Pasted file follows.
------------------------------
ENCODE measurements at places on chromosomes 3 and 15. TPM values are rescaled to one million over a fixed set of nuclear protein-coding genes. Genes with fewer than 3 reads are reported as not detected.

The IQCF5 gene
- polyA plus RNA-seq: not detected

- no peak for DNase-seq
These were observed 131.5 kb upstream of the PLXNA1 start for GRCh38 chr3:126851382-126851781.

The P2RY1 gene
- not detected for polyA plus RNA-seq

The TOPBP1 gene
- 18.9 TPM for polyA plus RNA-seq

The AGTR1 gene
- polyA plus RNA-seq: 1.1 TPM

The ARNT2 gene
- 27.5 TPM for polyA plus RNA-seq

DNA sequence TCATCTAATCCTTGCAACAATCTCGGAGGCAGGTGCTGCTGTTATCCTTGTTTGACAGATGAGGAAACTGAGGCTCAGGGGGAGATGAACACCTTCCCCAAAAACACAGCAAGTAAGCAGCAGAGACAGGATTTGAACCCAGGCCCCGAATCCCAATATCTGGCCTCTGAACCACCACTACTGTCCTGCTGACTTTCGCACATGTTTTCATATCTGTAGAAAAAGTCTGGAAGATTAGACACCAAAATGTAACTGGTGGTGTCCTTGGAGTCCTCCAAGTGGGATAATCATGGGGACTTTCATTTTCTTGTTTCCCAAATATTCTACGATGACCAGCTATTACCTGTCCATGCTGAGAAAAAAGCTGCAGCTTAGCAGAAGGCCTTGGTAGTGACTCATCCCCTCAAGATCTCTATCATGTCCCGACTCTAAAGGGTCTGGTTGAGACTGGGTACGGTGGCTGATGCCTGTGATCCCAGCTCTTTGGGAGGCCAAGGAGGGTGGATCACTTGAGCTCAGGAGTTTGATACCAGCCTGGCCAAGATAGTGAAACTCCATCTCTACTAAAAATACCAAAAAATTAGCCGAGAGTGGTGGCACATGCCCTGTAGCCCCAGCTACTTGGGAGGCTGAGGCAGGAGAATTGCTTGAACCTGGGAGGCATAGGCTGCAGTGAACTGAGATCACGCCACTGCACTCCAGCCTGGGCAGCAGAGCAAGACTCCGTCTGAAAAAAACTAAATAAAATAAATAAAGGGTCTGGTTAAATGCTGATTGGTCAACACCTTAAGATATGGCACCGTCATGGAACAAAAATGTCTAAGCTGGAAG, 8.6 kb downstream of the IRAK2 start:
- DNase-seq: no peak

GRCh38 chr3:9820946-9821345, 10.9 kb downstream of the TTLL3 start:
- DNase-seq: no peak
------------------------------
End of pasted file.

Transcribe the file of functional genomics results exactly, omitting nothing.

ENCODE measurements at places on chromosomes 3 and 15. TPM values are rescaled to one million over a fixed set of nuclear protein-coding genes. Genes with fewer than 3 reads are reported as not detected.

The IQCF5 gene
- polyA plus RNA-seq: not detected

- no peak for DNase-seq
These were observed 131.5 kb upstream of the PLXNA1 start for GRCh38 chr3:126851382-126851781.

The P2RY1 gene
- not detected for polyA plus RNA-seq

The TOPBP1 gene
- 18.9 TPM for polyA plus RNA-seq

The AGTR1 gene
- polyA plus RNA-seq: 1.1 TPM

The ARNT2 gene
- 27.5 TPM for polyA plus RNA-seq

DNA sequence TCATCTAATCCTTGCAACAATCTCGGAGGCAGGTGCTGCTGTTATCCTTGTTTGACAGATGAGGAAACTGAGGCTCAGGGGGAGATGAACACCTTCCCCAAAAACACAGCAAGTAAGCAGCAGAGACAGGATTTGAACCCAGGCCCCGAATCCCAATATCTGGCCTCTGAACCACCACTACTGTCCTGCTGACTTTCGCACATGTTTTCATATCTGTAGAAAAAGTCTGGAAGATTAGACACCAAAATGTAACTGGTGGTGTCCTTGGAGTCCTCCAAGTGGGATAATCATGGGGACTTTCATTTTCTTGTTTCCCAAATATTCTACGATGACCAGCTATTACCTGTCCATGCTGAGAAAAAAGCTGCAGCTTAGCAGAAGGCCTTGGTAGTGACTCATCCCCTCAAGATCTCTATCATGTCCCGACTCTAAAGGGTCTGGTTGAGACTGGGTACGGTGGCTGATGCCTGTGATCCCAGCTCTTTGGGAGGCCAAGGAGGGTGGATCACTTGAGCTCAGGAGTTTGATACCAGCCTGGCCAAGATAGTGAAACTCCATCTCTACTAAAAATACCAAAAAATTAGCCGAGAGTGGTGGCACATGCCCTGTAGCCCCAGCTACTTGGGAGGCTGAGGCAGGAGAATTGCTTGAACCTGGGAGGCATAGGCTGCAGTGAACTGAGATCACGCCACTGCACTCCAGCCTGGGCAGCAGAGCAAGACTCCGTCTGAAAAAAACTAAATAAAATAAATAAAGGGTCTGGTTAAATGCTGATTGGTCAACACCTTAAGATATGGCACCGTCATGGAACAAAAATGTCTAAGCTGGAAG, 8.6 kb downstream of the IRAK2 start:
- DNase-seq: no peak

GRCh38 chr3:9820946-9821345, 10.9 kb downstream of the TTLL3 start:
- DNase-seq: no peak